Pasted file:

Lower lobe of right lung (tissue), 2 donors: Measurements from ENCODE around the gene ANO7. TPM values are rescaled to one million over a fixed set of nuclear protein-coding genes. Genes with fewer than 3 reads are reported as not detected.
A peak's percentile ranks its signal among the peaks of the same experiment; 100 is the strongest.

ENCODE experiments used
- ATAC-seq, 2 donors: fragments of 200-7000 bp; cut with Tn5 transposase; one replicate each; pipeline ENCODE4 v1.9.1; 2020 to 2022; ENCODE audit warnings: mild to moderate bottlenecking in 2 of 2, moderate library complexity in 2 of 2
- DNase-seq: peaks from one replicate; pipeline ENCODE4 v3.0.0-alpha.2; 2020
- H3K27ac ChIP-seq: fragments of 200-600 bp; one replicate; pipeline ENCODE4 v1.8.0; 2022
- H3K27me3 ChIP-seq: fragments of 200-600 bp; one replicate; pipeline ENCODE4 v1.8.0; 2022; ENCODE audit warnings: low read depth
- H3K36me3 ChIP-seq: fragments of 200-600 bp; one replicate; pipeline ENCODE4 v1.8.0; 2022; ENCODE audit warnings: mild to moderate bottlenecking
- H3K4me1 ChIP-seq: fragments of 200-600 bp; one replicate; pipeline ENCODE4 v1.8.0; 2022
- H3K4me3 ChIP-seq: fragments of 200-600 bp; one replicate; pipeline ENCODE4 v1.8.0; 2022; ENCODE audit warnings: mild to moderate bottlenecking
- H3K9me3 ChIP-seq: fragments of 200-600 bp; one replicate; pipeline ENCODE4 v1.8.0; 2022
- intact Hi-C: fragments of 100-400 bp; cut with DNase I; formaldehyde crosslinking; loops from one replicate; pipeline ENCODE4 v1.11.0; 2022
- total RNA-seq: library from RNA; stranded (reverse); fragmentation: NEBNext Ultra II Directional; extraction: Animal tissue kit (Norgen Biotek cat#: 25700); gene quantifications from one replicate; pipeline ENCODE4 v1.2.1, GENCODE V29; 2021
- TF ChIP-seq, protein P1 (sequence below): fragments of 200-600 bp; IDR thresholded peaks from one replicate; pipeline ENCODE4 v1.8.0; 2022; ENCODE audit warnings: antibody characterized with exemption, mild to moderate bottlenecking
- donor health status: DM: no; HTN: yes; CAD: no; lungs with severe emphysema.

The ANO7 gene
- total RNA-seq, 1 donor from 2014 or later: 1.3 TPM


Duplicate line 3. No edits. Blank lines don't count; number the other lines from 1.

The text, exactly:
ENCODE experiments used